Last Minute Thanksgiving Shopping Tips
Two days before my scheduled presentation at the Family Farmed Expo on Thanksgiving tips, I was doing shots of Death Door Vodka with my favorite local food reporter and moderator of the forthcoming panel, Monica Eng. Monica asked, what would we discuss. In candor, I said, if you have not shopped yet for Thanksgiving, you’re screwed. Or it was something like that at the Localicious party. Still, procrastinators have some options. Thanksgiving, more than any holiday, should be a local food holiday. The Local Beet has your holiday shopping tips.
Foremost, to my somewhat surprise (yes the Internet is a good tool), Green City IS open for business on the day before Thanksgiving. Find local food then and there. For those in need in the outer reaches of the Chicago world, there is also a market on Wednesday in Sterling, Illinois, one who’s quality or stock I cannot speak. Of course, Cassie’s is ALWAYS open, always with local food, at her Green Grocer Chicago. I’ve got newly nice things to say about the Chicago Downtown Farmstand, perhaps for another post, but for now note that this is a source for your Thanksgiving table shopping on Tuesday or Wednesday this week. Finally, putting on my affordable/accessible outfit, I note that Caputo‘s has certain local things you can use like winter squash and apples.
Because of the New England origins of Thanksgiving, the foods associated with the holiday are luckily the foods also available in our nicely cool climate. You should be able to meet your whipped potato needs or whip out a butternut squash soup if that’s what you need, from the markets above. You can surely make pie from real pumpkins or from real apples with ingredients around. Rick Bayless at his demo at the Expo mentioned how he likes to offset the richness of several Thanksgiving dishes with some salads. You can do no worse than combing a few ingredients from Oriana, the Papple Lady: her black walnuts and Asian style pears, with some arugula that should be in the market and a nice local cheese.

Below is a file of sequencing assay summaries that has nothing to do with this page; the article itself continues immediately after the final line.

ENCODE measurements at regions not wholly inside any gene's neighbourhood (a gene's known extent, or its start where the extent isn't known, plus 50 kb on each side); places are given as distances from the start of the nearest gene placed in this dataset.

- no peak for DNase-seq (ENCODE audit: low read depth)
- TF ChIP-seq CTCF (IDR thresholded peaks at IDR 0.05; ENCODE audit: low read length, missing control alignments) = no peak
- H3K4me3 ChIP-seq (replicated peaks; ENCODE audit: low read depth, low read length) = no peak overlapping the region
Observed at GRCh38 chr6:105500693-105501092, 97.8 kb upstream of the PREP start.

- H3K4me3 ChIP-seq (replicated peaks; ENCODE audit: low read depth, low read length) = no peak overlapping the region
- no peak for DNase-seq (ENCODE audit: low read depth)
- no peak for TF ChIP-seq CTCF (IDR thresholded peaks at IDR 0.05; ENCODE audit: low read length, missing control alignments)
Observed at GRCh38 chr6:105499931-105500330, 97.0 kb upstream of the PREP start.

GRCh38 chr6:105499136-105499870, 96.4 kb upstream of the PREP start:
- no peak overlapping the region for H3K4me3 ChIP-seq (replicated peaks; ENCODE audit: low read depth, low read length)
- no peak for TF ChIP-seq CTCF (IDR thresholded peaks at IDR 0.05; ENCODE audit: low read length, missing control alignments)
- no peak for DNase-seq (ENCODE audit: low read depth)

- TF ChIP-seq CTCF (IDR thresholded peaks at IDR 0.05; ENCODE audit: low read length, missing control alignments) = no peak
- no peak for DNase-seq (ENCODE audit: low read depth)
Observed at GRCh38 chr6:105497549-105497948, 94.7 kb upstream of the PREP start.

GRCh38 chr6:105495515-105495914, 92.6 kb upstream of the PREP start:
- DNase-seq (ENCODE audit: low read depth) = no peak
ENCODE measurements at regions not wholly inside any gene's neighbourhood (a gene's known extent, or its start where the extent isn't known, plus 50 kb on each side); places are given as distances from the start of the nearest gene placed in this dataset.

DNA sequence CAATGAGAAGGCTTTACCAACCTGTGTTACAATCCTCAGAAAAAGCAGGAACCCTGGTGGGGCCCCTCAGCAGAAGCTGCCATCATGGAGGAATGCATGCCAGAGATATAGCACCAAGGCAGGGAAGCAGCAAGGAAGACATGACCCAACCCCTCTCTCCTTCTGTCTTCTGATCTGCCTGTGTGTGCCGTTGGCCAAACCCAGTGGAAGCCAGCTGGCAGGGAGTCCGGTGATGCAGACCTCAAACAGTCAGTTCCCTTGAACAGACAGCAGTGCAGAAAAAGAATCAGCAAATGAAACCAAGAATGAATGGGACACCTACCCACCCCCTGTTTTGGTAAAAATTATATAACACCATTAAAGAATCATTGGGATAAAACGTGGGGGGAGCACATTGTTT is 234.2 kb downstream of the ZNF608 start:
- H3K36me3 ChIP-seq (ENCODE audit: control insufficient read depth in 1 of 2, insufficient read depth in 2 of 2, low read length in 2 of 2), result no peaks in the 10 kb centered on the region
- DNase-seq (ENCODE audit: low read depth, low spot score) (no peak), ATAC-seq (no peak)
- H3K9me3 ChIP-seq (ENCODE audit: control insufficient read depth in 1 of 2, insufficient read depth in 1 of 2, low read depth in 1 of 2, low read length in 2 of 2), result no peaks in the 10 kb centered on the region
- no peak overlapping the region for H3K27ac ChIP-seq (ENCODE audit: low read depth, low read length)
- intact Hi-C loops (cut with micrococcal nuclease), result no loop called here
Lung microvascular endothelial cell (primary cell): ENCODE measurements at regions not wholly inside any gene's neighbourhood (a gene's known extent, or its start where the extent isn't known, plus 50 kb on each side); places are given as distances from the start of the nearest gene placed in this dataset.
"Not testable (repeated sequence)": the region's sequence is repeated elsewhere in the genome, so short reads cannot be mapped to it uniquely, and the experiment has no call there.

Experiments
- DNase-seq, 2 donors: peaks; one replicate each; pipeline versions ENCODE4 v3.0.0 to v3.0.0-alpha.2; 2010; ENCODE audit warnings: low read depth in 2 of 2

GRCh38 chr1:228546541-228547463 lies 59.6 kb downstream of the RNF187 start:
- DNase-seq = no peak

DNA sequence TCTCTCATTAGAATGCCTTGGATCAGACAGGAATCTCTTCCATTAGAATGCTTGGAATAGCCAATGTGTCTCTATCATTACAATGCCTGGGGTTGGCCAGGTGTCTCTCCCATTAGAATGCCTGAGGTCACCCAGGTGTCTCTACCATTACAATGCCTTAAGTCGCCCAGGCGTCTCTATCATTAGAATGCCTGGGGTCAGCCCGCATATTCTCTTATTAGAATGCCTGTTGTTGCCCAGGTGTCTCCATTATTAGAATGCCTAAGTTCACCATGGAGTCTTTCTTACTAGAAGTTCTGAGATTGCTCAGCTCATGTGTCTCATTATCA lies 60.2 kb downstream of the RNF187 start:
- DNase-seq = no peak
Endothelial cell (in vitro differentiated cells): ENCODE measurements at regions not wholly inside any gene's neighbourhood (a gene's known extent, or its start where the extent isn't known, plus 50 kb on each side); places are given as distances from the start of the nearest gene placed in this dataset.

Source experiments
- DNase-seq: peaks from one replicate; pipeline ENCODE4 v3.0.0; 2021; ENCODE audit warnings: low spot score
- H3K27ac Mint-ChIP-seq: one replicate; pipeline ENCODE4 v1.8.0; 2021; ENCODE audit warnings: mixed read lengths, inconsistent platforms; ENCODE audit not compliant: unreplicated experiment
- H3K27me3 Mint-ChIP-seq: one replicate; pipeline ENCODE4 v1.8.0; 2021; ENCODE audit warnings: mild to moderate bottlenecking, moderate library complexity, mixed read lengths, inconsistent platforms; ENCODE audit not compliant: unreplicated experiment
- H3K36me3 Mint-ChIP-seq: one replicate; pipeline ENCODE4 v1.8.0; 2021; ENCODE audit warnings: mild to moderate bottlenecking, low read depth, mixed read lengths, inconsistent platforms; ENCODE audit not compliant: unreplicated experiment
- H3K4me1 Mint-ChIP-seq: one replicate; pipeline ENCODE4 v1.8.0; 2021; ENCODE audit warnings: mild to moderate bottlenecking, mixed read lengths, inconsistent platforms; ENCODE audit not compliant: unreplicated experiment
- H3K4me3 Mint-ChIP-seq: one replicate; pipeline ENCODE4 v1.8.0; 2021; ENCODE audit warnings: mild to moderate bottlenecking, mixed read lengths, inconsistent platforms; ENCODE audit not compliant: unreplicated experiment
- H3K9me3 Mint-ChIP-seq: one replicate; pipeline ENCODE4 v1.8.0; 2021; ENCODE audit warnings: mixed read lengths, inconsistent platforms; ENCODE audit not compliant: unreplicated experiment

I would have mentioned this at my talk yesterday even if Irv of Irv and Shelly’s Fresh Picks did not just walk into the room; that one of the best ways to know what you can find local at any given time is to check their web site. So, when your Thanksgiving creative mojo is sparking, you can go there to see the products to work with. (I should mention, however, that Irv and Shelly are not delivering in the days before Thanksgiving.) Another way to get a good idea of what local food’s still in markets is to look at Wisconsin’s Harmony Vally farm web site. Burdock this Thanksgiving?
C’mon, where’s the turkey talk. Several paragraphs in, here’s some tips for those still looking for a local bird for their holiday table. Both Cassie and Marion St. Cheese Market have birds from TJ’s Poultry. I know John Caveny dropped off his heritage birds at the Geneva local superstore (Inglenook Pantry) this weekend. If you did not pre-order, they may not have a turkey for you, but my hunch is, it’s worth a shot. The Illinois turkey factory farm will defend their turkeys against anyone. The Ho-Ka turkey has been on my holiday table several times. There are many places to buy around town, although you should call first to ensure that place has. Last year my family and I passed on the Ho-Ka turkey for something even fresher, a turkey processed minutes before, from John’s Live Poultry at Fullerton and Austin–the turkeys waddle around near the alley until their time is up. I can vouch for the outstandingness of this turkey. You get especially crisp skin from such a fresh bird.
I’ll cover local Thanksgiving drinking tips in another post, but let us know if we missed any Thanksgiving ideas, needs or suggestions. Make your holiday a local holiday.